Canadian Journal of Higher Education
Revue canadienne d’enseignement supérieur
Volume 43, No. 1, 2013, pages 115-128
The Great Divide Between Business School Research and Business Practice
Isabelle Dostaler, Concordia University
Thomas J. Tomberlin, Carleton University

See on prophet.library.ubc.ca

Beyond the scholarly articl fixation; Evaluate your business school’s writings as if your strategy matters

See on Scoop.itDual impact of research; towards the impactelligent university


Business school publications are widely criticized for their lack of managerial or teaching relevance. One reason for this criticism is that business school scholarship is typically evaluated purely in terms of one type of work: academic journal articles that are meant to be read by other scholars. However, academics produce multiple types of publications, and business schools serve a wider range of stakeholders. These other stakeholders are often central to the schools’ purposes and may be critical in acquiring resources. These stakeholders probably prefer to see scholarship that is relevant for students or for practitioners. They may prefer scholarship that is ethically relevant or regionally relevant and otherwise different from the model that dominates U.S. journals. Technologies are now available to measure the impact of writings in a much wider range of venues than covered by the Social Sciences Citation Index in the Web of Science. Moreover, a wider range of measures, such as the size of writings’ readership, may be needed. We consider these issues and present some recommendations, arguing that faculty evaluations should follow an intentional strategy and not necessarily conform to the traditional default.


The authors:”As dean, you now recognize the concerns of the full set of stakeholders of your school, not just other scholars. Therefore, you charge a taskforce with the following four questions: (1) Who are the key stakeholders for your business school’s publications? (2) What types of publications do these stakeholders desire? (3) How can these publications be evaluated and rewarded? (4) What are the implications for changing your current evaluation and reward practices?”……..”The university business school can create and does create scholarship for many audiences. It is uniquely positioned to serve not only scholars but also students, executives, policymakers, and regional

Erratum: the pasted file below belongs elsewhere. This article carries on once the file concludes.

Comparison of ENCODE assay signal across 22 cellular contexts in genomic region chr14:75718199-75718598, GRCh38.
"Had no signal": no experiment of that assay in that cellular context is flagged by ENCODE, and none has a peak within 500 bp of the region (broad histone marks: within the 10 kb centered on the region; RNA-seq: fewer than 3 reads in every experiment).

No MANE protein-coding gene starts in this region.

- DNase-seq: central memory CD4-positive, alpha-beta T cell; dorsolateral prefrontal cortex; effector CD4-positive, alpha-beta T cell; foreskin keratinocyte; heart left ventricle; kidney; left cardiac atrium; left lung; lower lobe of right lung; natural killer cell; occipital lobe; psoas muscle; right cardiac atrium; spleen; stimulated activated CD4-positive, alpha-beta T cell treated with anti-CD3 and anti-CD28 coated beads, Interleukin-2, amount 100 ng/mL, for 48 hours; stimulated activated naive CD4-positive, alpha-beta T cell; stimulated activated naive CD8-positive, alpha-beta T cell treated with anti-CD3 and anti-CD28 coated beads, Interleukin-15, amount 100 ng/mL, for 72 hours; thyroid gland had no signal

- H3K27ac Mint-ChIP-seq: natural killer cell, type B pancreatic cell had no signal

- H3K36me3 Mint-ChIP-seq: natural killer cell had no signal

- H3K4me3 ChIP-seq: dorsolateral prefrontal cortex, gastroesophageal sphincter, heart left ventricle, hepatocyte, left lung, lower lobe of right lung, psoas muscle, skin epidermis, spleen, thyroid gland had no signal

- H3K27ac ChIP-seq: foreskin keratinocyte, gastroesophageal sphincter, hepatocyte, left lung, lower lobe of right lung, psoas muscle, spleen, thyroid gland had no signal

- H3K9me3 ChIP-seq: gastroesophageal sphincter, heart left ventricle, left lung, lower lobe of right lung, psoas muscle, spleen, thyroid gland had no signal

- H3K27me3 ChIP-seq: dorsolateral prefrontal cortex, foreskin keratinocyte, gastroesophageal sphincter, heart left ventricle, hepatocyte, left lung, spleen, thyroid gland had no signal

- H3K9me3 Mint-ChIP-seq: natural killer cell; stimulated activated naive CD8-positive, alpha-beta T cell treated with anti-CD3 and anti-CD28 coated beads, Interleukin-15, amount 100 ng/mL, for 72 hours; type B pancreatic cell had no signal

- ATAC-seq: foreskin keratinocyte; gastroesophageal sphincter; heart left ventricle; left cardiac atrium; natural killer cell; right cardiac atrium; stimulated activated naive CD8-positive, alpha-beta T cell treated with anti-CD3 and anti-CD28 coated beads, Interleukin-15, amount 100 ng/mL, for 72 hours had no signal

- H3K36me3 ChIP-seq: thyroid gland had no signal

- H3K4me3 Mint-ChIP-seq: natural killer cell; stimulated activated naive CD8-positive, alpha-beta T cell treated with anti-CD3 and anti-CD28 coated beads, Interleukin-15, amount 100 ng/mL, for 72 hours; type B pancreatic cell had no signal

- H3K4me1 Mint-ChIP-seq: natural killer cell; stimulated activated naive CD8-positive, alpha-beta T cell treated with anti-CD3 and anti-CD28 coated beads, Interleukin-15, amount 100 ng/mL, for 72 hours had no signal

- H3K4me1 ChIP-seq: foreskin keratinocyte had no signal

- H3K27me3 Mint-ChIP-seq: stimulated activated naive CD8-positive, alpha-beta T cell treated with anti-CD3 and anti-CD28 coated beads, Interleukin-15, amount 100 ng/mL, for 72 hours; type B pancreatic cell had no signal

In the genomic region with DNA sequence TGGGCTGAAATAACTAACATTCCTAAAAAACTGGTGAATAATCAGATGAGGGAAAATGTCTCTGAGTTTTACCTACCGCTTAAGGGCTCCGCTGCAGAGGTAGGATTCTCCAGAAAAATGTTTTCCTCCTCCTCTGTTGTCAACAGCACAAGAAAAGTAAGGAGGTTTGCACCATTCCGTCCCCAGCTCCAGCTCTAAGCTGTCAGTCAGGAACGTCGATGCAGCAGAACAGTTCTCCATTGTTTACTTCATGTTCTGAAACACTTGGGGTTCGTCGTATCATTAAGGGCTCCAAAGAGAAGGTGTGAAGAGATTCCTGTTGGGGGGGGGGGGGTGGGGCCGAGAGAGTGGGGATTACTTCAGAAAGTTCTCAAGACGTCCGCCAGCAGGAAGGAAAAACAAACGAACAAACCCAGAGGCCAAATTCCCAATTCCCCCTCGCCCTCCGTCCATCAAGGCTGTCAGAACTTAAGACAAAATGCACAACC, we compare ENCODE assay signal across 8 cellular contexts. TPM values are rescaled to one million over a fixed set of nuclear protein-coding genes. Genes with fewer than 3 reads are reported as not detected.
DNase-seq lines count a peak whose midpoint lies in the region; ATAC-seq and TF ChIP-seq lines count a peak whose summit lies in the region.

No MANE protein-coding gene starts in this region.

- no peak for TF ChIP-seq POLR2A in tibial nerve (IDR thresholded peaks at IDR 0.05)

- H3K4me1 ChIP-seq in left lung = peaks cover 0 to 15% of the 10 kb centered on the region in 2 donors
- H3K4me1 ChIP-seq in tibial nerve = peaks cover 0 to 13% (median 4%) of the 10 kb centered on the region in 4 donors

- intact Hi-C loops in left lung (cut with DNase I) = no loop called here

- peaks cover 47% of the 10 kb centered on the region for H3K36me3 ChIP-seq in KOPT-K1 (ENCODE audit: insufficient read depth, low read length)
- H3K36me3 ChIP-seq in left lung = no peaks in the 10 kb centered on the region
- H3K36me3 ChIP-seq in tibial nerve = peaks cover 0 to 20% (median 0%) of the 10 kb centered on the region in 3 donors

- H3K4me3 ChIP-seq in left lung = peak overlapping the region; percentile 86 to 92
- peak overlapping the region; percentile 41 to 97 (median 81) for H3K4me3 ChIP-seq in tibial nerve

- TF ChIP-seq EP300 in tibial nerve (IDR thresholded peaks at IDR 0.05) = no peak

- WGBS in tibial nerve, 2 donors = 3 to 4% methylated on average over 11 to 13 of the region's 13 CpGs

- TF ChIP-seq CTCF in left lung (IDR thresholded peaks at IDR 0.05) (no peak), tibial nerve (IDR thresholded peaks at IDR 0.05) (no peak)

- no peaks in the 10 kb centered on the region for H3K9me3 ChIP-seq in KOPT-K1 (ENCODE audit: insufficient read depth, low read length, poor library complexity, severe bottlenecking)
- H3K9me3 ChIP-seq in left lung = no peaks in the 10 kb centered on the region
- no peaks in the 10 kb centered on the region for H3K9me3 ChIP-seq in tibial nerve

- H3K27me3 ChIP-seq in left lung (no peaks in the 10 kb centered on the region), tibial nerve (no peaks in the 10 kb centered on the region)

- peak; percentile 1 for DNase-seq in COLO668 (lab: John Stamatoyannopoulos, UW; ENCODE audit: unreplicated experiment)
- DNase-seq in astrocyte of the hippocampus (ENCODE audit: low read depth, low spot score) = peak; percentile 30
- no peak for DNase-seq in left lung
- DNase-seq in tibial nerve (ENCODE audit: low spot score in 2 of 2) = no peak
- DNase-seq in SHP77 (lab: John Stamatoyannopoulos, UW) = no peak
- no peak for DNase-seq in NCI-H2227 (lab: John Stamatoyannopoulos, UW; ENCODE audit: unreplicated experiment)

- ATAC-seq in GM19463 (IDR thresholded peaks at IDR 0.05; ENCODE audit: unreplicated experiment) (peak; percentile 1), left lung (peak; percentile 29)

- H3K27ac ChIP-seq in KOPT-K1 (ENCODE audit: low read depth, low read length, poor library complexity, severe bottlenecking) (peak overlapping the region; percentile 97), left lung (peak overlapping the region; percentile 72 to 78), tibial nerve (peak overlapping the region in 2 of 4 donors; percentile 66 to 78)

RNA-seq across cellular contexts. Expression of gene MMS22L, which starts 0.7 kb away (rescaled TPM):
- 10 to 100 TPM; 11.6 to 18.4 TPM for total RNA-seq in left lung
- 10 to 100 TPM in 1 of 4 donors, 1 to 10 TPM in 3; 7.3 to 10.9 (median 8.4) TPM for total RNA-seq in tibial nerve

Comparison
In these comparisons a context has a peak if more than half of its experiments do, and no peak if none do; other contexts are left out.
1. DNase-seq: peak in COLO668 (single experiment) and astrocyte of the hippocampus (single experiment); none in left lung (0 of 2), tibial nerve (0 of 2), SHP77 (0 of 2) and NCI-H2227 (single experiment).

leaders. What it needs is the will and clear strategic thinking. Otherwise, business schools will rightly continue to be seen as out of touch with key constituencies. This is the opportunity and the challenge that confronts the dean and all of us in business schools.”



Business Horizons

Volume 56, Issue 3, May–June 2013, Pages 323–331

 Evaluate your business school’s writings as if your strategy mattersJohn L. Cotton, ,Alex Stewart College of Business Administration, Marquette University, Milwaukee, WI 53201-1881, U.S.A.http://dx.doi.org/10.1016/j.bushor.2013.01.010,
See on www.sciencedirect.com

The relationship between tweets and WoS citations; A new framework utilizing the coverage of articles and the correlation between Twitter mentions and citations to facilitate the evaluation of nove…

See on Scoop.itDual impact of research; towards the impactelligent university


Data collected by social media platforms have recently been introduced as a new source for indicators to help measure the impact of scholarly research in ways that are complementary to traditional citation-based indicators. Data generated from social media activities related to scholarly content can be used to reflect broad types of impact. This paper aims to provide systematic evidence regarding how often Twitter is used to diffuse journal articles in the biomedical and life sciences. The analysis is based on a set of 1.4 million documents covered by both PubMed and Web of Science (WoS) and published between 2010 and 2012. The number of tweets containing links to these documents was analyzed to evaluate the degree to which certain journals, disciplines, and specialties were represented on Twitter. It is shown that, with less than 10% of PubMed articles mentioned on Twitter, its uptake is low in general. The relationship between tweets and WoS citations was examined for each document at the level of journals and specialties. The results show that tweeting behavior varies between journals and specialties and correlations between tweets and citations are low, implying that impact metrics based on tweets are different from those based on citations. A framework utilizing the coverage of articles and the correlation between Twitter mentions and citations is proposed to facilitate the evaluation of novel social-media based metrics and to shed light on the question in how far the number of tweets is a valid metric to measure research impact.

The authors: “With less than 10% of PubMed documents mentioned, Twitter shows a much lower coverage of scholarly document than other social media platforms such as Mendeley and CiteULike, which is most likely due to the scholarly focus of the latter two. Nevertheless, we were able to demonstrate that there are some journals and specialties in biomedical science that are of greater interest to the Twitter community than others.”


Tweeting biomedicine: an analysis of tweets and citations in the biomedical literatureStefanie Haustein, Isabella Peters, Cassidy R. Sugimoto, Mike Thelwall, Vincent LarivièrearXiv:1308.1838v1Fulltext: http://arxiv.org/pdf/1308.1838v1   ;

See on arxiv.org